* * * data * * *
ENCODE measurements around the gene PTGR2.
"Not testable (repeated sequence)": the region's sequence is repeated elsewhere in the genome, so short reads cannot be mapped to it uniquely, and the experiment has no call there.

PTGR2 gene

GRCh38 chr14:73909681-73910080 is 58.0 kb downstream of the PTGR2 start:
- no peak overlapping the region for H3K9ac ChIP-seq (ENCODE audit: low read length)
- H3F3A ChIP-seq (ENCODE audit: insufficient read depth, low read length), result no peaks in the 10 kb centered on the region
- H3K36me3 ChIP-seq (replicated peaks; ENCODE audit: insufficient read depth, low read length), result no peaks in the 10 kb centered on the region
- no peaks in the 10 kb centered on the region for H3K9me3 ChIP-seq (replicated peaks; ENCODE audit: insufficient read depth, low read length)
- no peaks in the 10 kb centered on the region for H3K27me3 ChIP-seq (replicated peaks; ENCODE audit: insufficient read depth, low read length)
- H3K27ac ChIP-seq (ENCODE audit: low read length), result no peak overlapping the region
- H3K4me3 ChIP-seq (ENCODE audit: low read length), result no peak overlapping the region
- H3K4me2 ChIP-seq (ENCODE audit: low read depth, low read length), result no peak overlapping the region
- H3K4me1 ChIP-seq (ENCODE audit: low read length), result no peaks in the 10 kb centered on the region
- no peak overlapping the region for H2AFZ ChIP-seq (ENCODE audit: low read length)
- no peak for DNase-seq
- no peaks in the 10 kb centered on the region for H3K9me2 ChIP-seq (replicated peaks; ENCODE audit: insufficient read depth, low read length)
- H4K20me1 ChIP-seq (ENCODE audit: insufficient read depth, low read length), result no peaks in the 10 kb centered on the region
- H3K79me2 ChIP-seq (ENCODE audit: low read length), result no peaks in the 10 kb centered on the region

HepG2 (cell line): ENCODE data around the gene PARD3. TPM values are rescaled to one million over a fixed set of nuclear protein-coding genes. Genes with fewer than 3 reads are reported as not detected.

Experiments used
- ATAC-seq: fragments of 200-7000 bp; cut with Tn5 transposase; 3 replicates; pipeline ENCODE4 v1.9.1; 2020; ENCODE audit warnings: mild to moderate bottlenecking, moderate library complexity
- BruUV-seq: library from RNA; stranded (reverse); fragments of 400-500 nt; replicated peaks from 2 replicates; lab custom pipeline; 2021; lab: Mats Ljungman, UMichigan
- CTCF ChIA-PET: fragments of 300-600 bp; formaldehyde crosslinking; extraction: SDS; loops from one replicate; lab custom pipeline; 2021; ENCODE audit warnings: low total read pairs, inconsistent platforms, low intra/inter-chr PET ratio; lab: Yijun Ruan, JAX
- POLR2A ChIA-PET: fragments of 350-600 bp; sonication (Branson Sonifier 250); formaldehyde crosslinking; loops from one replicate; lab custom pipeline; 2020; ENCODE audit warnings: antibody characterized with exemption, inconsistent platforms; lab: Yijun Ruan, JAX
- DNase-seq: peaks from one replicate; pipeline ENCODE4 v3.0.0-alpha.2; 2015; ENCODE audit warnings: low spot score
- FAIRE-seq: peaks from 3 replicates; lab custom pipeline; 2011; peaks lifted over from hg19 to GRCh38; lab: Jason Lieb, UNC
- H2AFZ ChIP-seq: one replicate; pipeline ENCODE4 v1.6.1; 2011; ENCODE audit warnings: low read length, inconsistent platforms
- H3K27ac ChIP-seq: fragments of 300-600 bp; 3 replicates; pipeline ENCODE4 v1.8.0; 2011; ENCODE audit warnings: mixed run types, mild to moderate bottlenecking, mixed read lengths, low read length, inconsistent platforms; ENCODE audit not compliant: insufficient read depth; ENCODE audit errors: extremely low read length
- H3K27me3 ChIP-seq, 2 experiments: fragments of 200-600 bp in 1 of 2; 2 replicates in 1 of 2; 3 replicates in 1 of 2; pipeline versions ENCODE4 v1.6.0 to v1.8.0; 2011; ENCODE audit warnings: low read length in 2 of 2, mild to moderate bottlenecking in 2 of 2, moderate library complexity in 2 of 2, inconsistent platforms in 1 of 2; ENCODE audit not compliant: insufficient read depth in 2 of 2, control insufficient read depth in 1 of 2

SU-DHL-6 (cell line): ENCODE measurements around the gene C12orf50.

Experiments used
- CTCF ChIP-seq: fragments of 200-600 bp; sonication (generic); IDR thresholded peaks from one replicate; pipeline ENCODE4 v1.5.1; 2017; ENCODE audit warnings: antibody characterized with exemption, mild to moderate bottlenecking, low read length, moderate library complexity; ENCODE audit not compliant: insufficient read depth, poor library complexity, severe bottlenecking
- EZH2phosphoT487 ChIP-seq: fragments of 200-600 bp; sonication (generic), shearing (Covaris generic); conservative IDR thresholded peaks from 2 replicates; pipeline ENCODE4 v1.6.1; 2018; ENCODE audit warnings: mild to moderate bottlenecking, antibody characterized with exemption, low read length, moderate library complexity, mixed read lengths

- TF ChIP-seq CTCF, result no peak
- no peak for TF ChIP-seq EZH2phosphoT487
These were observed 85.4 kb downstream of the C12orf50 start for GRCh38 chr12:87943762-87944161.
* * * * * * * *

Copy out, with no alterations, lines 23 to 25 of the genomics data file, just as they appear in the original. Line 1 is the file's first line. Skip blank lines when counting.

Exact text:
- CTCF ChIA-PET: fragments of 300-600 bp; formaldehyde crosslinking; extraction: SDS; loops from one replicate; lab custom pipeline; 2021; ENCODE audit warnings: low total read pairs, inconsistent platforms, low intra/inter-chr PET ratio; lab: Yijun Ruan, JAX
- POLR2A ChIA-PET: fragments of 350-600 bp; sonication (Branson Sonifier 250); formaldehyde crosslinking; loops from one replicate; lab custom pipeline; 2020; ENCODE audit warnings: antibody characterized with exemption, inconsistent platforms; lab: Yijun Ruan, JAX
- DNase-seq: peaks from one replicate; pipeline ENCODE4 v3.0.0-alpha.2; 2015; ENCODE audit warnings: low spot score